Teaching Math

I haven’t posted for sometime because of a busy schedule — nine hours a week as an MA Economics student, and six hours a week as a Math lecturer at the University of the Philippines. I applied for a teaching position, and was accepted, because I wanted to try out teaching ideas which came to me while attending lectures as an MA student. I have written several posts about this.

I am now implementing those ideas. As usual, reality is much more complex than theory, although I believe I am moving towards a better teaching method and my students are responding positively to my novel approach.

Basically, I keep lectures at the minimum and make students spend most of their time solving problems. Instead of lectures, I give reading assignments, together with a set of problems to solve. I assign homework every class session and we do seatwork in most class sessions too. As I wrote in earlier posts, in swimming classes, it is the student, not the teacher, who stays in the water most of the time. In a Math class, the water is a blank sheet of paper. Lots of them. Instead of the teacher solving problems on the blackboard, I make the students solve problems on paper.

The advanced students caught on quickly. Among the low scorers, some have shown major improvements. But a few students still lag behind. I spend hours thinking how I can get the concepts across. At their current pace, they will fail the course. I (or, rather, they) need a breakthrough. We are nearly two months into the course, we have another two months. Sometimes, it simply takes time to sink in. I hope that is simply the case.

My biggest problem was that students tend to hide their lack of knowledge, instead of bringing it out in the open, so that we could do something about it. For weeks, we seemed to be playing hide-and-seek, with some students copying from classmates or using all the time-tested student methods for beating the system. The problem is grades. They have become a student fetish, separate from learning itself. Student will do all kinds of things, including cheat, to get better grades. It is not really their fault. The school system makes them do it. Instead of lectures, I simply explained on several sessions why it was important that students admit to themselves the lack of knowledge and to acknowledge it openly, especially to the teacher, instead of hiding the situation (unsuccessfully) from the teacher, their classmates and themselves. I think it took weeks for the message to sink in. But now, I think most have gotten the message, and we are ready for real learning.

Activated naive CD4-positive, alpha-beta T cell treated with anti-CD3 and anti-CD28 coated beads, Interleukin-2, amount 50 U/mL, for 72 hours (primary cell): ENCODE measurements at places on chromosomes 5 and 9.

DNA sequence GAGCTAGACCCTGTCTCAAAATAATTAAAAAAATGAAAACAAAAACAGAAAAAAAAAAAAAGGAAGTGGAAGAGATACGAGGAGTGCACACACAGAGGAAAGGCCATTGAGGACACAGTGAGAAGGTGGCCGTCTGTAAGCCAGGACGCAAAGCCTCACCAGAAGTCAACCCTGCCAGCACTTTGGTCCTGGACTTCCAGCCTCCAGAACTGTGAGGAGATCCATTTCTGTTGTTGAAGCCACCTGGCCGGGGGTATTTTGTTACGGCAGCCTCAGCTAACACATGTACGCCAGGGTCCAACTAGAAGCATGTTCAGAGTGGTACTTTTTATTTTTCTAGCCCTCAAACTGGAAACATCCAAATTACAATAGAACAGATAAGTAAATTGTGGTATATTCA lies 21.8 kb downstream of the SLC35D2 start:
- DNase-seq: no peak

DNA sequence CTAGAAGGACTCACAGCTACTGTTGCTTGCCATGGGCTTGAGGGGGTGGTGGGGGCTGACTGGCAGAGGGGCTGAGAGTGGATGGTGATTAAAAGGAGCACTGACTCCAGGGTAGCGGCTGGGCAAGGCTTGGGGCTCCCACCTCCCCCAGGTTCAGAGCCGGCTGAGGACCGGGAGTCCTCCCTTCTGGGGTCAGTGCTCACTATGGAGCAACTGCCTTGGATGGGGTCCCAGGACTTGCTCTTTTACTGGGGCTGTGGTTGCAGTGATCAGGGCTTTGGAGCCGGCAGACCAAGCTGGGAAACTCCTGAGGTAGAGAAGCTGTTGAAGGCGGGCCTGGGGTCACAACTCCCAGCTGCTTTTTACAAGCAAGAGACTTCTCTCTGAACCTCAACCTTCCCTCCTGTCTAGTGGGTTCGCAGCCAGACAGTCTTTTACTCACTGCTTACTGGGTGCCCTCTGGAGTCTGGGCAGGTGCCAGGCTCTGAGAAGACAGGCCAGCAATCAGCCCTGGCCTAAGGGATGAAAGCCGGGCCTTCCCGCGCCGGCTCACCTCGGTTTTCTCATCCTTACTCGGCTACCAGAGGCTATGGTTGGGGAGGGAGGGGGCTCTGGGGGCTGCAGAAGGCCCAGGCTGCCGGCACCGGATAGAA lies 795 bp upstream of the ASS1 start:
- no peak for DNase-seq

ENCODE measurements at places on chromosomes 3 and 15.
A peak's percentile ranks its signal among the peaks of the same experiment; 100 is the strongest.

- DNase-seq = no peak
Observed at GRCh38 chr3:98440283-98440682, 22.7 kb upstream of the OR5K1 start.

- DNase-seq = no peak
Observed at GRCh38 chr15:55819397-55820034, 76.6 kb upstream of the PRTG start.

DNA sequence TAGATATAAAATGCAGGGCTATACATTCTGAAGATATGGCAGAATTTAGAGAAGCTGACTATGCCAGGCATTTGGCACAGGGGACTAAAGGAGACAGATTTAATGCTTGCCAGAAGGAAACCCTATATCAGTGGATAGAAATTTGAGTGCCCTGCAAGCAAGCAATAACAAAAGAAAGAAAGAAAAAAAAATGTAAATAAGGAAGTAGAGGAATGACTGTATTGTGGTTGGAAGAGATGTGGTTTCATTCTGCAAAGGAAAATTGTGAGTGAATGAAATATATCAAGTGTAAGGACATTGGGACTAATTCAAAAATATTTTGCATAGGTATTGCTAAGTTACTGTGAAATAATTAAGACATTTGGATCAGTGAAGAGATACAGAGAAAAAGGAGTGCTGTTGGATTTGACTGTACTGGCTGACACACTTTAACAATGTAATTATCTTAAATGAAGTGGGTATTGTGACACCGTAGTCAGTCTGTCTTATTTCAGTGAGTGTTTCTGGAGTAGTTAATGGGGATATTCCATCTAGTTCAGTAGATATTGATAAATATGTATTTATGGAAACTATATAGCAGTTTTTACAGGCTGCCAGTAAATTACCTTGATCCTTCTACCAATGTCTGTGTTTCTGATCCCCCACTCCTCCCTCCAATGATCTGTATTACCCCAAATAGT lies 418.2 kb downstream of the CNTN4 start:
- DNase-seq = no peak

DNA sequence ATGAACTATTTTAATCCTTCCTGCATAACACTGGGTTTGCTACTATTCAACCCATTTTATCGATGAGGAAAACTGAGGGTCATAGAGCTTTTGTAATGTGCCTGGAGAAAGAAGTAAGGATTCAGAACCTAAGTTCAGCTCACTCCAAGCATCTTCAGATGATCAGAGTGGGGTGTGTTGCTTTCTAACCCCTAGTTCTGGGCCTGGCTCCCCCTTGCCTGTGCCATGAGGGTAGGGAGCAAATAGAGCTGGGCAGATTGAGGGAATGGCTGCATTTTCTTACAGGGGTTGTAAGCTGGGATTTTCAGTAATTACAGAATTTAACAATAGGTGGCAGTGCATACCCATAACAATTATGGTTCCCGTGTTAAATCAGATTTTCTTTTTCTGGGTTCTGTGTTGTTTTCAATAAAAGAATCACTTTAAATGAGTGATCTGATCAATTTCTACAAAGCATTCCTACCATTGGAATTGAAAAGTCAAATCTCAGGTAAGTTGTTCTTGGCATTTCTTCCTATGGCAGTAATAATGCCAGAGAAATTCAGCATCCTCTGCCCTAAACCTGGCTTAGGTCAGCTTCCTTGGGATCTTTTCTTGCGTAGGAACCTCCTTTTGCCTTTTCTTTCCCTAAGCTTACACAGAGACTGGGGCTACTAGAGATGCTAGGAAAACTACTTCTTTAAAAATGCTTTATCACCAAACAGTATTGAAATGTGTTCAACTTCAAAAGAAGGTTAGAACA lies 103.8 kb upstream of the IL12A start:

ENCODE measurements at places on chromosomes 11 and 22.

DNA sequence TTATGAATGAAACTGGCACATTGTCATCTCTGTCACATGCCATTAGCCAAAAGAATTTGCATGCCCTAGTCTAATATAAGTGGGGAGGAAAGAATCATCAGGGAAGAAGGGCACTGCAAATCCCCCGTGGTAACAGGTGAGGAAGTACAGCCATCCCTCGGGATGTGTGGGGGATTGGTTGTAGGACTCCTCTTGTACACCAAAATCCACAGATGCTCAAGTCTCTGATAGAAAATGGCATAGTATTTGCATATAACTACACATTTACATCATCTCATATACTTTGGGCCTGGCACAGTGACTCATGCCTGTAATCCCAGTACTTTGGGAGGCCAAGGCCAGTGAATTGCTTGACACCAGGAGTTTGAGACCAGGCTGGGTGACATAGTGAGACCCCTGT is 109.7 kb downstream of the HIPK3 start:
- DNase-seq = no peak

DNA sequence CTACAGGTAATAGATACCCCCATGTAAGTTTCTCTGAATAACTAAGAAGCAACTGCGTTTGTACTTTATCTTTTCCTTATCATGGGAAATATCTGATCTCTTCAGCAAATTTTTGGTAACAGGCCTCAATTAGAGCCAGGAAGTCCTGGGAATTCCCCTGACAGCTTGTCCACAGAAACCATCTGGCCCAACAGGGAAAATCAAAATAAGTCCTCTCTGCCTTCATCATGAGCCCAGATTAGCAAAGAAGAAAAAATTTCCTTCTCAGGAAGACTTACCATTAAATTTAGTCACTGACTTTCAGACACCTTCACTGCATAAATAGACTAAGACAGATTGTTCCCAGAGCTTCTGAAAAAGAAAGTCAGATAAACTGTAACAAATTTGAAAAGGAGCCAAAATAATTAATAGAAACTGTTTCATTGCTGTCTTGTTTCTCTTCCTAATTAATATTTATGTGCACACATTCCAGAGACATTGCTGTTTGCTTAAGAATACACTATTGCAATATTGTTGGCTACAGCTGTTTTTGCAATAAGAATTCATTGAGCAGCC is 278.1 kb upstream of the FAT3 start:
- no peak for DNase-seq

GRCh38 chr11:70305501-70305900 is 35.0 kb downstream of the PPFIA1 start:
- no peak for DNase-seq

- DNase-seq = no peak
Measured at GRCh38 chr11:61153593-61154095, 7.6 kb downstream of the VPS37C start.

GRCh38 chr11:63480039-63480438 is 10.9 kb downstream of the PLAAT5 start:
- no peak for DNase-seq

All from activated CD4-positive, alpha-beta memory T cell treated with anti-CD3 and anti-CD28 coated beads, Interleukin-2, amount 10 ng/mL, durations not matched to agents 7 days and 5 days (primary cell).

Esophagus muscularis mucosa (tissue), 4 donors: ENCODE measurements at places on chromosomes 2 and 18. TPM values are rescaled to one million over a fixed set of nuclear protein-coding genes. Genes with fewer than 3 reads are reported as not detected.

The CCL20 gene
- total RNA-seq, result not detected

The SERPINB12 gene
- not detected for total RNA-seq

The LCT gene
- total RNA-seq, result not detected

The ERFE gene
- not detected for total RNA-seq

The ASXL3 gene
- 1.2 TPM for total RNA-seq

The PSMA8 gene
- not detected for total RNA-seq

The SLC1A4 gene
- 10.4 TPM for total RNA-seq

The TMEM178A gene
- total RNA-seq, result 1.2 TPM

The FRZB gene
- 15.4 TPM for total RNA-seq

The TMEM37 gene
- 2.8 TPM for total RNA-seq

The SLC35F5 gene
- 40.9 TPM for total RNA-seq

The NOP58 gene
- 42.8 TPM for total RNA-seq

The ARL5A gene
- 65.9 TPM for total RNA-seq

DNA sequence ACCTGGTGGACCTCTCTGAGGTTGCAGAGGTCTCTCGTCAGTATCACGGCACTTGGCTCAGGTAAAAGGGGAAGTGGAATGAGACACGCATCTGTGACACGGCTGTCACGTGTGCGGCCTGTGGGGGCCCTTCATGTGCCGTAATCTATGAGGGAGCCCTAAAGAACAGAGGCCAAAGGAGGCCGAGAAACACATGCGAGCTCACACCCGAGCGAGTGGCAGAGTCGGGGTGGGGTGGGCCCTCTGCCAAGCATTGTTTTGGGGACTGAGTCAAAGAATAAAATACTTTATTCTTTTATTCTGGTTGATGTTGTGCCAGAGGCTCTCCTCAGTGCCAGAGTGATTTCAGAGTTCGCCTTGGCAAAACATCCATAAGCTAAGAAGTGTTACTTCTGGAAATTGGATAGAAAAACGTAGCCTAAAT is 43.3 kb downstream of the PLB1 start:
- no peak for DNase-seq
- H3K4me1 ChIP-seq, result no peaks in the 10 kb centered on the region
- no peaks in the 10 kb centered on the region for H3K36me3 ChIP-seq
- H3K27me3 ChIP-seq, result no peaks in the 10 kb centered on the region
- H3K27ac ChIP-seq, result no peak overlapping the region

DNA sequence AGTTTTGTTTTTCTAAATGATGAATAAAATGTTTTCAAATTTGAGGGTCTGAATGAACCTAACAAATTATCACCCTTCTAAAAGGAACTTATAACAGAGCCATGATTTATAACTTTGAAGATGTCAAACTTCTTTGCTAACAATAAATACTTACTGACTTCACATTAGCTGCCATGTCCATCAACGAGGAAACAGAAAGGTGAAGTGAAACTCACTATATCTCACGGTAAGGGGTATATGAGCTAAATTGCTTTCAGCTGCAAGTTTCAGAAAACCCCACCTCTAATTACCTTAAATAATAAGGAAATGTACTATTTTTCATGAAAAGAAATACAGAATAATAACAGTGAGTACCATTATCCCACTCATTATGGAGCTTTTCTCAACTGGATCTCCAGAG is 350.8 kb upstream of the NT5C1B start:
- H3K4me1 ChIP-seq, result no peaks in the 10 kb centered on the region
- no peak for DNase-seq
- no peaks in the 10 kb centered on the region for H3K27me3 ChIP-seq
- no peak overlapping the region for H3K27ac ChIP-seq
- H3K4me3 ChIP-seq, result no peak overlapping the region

Initially, I thought I could encourage my students to solve problems by using grades as the incentive: it was easy to get high scores in homework and seatwork because I encouraged them to ask for help from classmates, high scores which could pull up their final grades. I think it worked for some, but for others, the high scores became an end in themselves and some were getting them minus the learning that should have accompanied the high scores.

So, I’ve changed the approach. Now, homework are not graded by score but by effort. As long as there is an attempt to solve a problem, they get a point. If this creates another problem, maybe I’ll end up not grading homeworks at all. We’ll see.

In the meantime, it is gratifying to note that many students are responding to the method. What I need now is a breakthrough with respect to the few remaining low scorers. Just like swimming, maybe the breakthrough will simply come on its own time. I do hope it comes in time for their exams, not after.